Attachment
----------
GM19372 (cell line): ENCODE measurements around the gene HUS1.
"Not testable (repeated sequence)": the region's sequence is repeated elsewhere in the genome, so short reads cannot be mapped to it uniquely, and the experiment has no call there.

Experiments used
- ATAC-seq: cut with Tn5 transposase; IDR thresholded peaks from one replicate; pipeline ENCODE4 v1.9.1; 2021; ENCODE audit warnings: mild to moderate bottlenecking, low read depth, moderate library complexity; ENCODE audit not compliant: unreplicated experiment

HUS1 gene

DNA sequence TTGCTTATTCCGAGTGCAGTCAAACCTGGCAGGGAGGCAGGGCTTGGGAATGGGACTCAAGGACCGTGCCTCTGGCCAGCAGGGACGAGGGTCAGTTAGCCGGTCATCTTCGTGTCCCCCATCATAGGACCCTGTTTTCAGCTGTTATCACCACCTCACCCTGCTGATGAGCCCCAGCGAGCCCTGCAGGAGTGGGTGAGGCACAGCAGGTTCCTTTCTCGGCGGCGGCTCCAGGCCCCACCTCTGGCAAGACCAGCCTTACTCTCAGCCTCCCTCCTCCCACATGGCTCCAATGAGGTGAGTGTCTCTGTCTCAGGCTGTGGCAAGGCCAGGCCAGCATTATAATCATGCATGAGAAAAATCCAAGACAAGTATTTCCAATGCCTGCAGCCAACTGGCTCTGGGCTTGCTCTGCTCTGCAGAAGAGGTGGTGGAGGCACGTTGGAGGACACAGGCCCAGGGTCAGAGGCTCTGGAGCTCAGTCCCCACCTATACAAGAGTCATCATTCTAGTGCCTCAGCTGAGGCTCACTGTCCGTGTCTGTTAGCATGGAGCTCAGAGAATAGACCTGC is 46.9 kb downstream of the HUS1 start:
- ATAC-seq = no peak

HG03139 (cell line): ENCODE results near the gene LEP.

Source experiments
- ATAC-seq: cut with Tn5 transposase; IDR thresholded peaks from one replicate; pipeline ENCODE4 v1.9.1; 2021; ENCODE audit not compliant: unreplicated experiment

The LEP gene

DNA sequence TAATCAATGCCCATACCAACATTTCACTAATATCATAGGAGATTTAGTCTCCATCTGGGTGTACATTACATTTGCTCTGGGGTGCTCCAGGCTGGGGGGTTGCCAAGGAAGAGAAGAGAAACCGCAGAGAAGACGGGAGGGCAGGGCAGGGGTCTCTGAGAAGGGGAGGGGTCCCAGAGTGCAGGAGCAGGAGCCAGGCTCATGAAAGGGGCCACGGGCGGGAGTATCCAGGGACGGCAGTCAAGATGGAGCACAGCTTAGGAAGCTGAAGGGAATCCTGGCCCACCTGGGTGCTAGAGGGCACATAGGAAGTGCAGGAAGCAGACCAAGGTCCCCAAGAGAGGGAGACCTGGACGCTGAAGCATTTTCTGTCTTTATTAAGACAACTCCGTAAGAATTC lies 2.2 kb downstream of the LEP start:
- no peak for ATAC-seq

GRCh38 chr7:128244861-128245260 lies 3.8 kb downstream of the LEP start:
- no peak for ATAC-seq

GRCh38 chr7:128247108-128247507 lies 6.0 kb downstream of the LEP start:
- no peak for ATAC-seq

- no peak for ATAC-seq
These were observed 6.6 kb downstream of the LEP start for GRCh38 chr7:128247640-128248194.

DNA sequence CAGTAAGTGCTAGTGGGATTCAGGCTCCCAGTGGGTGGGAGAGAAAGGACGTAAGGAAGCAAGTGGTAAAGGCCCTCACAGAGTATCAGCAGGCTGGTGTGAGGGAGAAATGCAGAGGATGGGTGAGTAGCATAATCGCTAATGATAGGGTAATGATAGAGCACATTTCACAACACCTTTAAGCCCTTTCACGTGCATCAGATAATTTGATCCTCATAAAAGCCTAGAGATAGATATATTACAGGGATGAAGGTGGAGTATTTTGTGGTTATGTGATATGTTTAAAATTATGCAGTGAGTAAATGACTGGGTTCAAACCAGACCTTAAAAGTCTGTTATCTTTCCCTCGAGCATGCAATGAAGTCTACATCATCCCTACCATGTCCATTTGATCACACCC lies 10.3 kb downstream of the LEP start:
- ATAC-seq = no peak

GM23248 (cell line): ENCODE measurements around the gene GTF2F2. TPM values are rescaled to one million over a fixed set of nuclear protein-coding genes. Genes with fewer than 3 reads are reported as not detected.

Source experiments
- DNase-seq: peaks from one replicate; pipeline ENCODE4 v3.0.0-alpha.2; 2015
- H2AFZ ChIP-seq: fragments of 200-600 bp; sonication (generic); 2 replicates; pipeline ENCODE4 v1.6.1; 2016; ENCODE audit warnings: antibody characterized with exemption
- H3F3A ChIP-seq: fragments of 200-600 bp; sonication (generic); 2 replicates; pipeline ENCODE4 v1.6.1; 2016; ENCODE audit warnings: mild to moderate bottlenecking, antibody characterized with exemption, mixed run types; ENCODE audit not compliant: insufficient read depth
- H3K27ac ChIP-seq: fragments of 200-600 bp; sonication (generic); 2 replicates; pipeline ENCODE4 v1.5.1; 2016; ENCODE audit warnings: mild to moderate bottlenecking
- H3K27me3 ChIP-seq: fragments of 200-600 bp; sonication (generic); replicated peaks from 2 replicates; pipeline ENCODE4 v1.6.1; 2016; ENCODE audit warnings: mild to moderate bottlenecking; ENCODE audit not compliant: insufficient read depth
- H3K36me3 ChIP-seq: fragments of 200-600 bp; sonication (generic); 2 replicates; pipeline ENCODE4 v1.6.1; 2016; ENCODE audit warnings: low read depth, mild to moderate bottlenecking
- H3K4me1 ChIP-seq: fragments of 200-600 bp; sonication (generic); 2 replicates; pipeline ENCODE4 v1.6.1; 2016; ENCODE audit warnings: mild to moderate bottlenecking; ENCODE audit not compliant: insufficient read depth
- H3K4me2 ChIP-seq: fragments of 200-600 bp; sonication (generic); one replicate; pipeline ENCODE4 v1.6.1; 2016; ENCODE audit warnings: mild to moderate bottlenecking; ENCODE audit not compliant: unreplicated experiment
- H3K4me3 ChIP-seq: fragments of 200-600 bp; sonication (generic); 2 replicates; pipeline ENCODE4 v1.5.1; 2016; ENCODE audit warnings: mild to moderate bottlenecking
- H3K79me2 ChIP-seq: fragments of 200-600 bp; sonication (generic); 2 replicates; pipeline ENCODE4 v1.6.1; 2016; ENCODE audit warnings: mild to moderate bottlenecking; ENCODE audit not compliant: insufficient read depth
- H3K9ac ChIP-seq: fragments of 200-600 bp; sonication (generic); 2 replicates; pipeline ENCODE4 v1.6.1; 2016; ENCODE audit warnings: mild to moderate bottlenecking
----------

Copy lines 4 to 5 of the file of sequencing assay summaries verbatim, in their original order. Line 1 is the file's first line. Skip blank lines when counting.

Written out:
- ATAC-seq: cut with Tn5 transposase; IDR thresholded peaks from one replicate; pipeline ENCODE4 v1.9.1; 2021; ENCODE audit warnings: mild to moderate bottlenecking, low read depth, moderate library complexity; ENCODE audit not compliant: unreplicated experiment

HUS1 gene